The public apologies issued by famous men accused of sexual assault, including Harvey Weinstein, Kevin Spacey, Louis CK, George Takei, and Jeremy Piven, have been, by and large, disappointing, excuse-laden efforts to quell outrage and ultimately exonerate the men behind them of any real responsibility for their actions.
Weinstein, who has been accused of sexually assaulting 57 women, blamed it on “coming of age in the 60s and 70s, when all the rules about behavior and workplaces were different,” while CK, who five women say non-consensually masturbated in front of them, admitted to wrongdoing but ultimately, some argue, made the apology more about himself than his victims, emphasizing how much the women in question “admired” him.
Thankfully, poet Isobel O’Hare has graciously stepped in to edit these responses via Instagram.
By blacking out large sections of text dedicated to denial, excuse-making, and self-congratulation, O’Hare’s “erasure poetry” gets at both the reality of what these so-called “apologies” insinuate and what they don’t say but should. For example, CK’s long-winded diatribe simply becomes: “my dick has given me a long and lucky career.” Spacey’s efforts at smoothing over allegations that he had a sexual relationship with a 14-year-old boy by coming out as gay morphs into: “there are stories out there about me that have been fueled by my own behavior.”
“I want people to see what these statements are really conveying, which I think is a very male narcissism that demands constant attention, praise, and forgiveness,” O’Hare told Mashable. “I hope that the form of erasure itself draws attention to the fact that these men have in fact erased the voices of their victims, for many years, some very deliberately and litigiously.”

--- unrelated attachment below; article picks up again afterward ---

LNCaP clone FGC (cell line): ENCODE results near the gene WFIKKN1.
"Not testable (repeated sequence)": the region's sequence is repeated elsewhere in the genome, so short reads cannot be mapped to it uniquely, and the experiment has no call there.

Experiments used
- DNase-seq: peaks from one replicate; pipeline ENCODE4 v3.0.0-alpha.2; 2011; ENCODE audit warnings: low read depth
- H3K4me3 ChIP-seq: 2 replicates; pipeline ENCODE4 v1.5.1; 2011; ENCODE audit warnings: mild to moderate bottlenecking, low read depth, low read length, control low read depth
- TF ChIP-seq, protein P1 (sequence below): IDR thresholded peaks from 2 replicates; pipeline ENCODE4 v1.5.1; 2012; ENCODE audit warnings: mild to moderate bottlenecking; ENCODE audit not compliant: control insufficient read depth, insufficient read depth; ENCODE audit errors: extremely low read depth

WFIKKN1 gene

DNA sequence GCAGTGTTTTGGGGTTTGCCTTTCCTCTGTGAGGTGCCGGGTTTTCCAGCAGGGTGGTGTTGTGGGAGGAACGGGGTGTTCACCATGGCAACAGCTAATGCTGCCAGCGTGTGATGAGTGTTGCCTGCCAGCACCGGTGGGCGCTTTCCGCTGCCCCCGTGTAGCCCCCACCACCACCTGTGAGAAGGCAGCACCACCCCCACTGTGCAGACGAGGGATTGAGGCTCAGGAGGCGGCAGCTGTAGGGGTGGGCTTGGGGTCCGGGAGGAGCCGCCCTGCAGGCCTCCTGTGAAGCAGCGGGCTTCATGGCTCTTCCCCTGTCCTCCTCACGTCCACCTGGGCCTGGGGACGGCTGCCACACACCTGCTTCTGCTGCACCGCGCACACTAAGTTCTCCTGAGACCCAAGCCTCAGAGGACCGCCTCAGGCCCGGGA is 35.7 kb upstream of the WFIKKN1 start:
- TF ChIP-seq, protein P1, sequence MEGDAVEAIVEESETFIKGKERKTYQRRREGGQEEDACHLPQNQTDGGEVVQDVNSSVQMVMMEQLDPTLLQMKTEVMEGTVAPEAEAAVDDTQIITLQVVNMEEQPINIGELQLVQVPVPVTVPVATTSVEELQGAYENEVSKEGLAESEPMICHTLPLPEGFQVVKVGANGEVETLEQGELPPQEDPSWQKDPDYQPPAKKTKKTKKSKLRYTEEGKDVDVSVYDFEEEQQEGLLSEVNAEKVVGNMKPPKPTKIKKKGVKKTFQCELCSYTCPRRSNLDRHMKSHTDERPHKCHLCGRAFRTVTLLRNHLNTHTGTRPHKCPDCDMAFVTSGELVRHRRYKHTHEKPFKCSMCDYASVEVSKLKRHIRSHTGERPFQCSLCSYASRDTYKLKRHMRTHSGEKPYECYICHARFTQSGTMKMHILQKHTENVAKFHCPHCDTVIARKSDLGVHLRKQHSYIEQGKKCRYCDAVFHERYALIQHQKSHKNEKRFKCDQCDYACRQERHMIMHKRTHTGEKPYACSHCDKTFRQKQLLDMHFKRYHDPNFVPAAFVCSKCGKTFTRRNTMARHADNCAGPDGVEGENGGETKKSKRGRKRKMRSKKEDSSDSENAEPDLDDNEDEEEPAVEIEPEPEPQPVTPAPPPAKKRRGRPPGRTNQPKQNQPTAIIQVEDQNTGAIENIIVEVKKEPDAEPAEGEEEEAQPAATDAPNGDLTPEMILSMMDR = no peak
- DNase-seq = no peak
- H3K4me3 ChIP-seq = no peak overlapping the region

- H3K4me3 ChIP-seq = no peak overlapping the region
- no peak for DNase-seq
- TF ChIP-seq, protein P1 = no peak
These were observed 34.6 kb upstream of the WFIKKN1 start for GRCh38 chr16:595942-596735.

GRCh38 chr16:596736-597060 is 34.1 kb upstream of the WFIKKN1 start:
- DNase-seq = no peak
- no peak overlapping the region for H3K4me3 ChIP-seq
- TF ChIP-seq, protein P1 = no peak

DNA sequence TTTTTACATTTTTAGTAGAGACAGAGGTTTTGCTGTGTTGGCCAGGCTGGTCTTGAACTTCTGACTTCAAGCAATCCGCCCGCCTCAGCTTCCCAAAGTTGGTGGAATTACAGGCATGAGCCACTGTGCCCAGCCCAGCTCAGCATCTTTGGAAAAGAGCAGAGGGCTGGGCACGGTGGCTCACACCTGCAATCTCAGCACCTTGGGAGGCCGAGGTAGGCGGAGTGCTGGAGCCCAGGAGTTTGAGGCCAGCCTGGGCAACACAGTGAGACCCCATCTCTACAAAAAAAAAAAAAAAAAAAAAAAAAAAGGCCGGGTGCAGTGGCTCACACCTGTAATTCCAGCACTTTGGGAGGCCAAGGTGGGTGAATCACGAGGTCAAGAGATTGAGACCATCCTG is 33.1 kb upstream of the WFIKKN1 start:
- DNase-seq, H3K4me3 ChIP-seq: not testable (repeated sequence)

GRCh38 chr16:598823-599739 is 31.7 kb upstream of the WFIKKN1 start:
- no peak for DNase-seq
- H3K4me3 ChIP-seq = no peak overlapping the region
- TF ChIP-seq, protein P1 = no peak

Indeed, if anything brings to light the problematic, PR-driven nature of these statements, it’s the amount of gratuitous text that’s been blacked out. It begs the question: How much of what is offered to victims of sexual assault is actually for their benefit, and how much is just fluff meant to diffuse the situation and keep powerful men in power? These poems are scathing critiques not just of the men in question, but of an entire system that enables them to have a shot at redemption without making any meaningful changes to the power structures that allowed them to be predatory in the first place.
“I hope survivors start erasing the hell out of the words of abusive, powerful people,” O’Hare says. “I hope space can open up for vulnerable, silenced, marginalized individuals to make the kind of art that deserves to be seen. And I want powerful abusive people to feel scared for once.”
“ignoring the truth” – I blacked out Jesse Lacey’s statement. This one was difficult for me because the context of his abuse is close to home (he targeted underage girls, but makes no mention of that in his statement, instead framing this as an issue of marital infidelity and sex addiction). I did three iterations of this before settling on this one, and the first one has droplets of my own blood on it because I was biting my thumb so hard while blacking it out).